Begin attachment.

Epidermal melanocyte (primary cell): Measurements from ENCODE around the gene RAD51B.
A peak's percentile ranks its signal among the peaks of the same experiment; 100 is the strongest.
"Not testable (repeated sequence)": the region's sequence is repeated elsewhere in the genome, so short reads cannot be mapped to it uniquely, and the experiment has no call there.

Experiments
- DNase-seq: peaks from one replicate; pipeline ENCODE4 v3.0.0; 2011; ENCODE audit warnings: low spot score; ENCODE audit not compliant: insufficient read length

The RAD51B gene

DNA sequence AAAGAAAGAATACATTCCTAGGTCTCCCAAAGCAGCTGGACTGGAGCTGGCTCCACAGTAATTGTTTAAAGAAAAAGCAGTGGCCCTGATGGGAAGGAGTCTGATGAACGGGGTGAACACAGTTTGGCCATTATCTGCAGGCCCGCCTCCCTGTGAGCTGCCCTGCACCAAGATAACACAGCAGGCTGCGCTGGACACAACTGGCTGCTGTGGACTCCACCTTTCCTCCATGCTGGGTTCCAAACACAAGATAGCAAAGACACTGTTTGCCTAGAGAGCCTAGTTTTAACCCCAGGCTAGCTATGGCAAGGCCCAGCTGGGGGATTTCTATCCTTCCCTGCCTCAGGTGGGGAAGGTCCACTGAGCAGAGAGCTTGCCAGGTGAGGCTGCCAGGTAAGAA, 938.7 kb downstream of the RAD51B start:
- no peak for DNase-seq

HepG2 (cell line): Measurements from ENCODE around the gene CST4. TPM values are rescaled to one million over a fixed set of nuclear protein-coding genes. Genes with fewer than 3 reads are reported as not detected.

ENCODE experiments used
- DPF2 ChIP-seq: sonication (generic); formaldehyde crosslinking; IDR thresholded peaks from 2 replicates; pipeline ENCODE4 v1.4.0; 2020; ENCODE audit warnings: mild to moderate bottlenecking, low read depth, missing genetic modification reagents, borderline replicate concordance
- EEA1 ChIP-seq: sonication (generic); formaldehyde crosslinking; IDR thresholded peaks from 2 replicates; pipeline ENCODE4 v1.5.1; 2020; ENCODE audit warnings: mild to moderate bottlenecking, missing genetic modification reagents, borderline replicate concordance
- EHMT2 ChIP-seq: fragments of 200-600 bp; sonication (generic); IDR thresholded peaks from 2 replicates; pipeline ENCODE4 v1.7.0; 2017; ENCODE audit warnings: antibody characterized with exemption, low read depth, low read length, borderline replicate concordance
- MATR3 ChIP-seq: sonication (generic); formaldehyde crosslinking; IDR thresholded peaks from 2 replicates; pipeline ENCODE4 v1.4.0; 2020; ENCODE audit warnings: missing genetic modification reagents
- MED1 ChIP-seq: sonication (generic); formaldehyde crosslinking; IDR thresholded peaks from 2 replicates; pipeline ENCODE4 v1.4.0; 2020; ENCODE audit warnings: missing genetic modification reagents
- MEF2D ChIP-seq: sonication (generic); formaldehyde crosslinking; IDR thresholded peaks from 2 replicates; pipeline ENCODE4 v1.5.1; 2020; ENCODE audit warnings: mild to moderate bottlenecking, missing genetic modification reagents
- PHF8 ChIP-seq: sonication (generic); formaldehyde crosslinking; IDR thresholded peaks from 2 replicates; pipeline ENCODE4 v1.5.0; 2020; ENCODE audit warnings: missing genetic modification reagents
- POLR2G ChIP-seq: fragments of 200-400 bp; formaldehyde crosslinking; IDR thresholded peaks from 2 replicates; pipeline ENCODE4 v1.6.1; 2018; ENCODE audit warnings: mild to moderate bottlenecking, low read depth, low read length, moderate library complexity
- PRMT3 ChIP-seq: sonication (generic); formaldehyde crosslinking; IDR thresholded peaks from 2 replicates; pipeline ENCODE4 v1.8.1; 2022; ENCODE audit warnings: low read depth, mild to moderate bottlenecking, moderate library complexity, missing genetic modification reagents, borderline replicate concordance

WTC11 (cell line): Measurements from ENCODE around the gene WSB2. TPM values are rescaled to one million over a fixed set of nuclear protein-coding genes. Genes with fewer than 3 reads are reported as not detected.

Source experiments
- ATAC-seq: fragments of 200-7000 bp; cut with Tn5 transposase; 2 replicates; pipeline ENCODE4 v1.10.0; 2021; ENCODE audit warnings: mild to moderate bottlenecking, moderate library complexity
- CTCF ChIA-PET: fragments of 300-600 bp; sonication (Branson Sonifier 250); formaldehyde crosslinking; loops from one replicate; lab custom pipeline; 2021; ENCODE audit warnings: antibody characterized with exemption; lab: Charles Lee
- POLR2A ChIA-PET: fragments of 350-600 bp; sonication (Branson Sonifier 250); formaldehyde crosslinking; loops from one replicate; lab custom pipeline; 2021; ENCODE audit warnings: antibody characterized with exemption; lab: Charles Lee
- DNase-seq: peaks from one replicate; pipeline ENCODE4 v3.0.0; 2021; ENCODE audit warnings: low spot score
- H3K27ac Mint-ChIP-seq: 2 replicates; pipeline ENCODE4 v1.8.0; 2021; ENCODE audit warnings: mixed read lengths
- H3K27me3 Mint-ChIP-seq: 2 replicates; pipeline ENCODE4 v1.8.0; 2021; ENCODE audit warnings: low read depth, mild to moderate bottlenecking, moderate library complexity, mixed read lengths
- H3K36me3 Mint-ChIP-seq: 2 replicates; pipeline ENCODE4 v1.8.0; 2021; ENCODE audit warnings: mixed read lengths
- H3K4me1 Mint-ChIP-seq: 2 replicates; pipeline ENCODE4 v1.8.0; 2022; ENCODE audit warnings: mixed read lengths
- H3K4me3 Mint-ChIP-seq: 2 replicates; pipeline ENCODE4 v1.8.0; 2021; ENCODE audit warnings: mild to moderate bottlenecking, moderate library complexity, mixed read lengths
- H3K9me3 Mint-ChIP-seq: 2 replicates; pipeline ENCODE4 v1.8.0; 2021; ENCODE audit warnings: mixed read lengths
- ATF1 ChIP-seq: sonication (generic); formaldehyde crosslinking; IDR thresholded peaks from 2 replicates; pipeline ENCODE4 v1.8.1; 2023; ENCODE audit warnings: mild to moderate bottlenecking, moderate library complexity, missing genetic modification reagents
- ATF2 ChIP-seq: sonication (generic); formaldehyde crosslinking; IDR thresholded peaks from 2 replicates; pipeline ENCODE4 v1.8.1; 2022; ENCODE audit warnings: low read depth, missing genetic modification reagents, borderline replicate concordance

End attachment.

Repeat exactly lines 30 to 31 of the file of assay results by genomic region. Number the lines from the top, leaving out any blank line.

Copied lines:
- H3K4me3 Mint-ChIP-seq: 2 replicates; pipeline ENCODE4 v1.8.0; 2021; ENCODE audit warnings: mild to moderate bottlenecking, moderate library complexity, mixed read lengths
- H3K9me3 Mint-ChIP-seq: 2 replicates; pipeline ENCODE4 v1.8.0; 2021; ENCODE audit warnings: mixed read lengths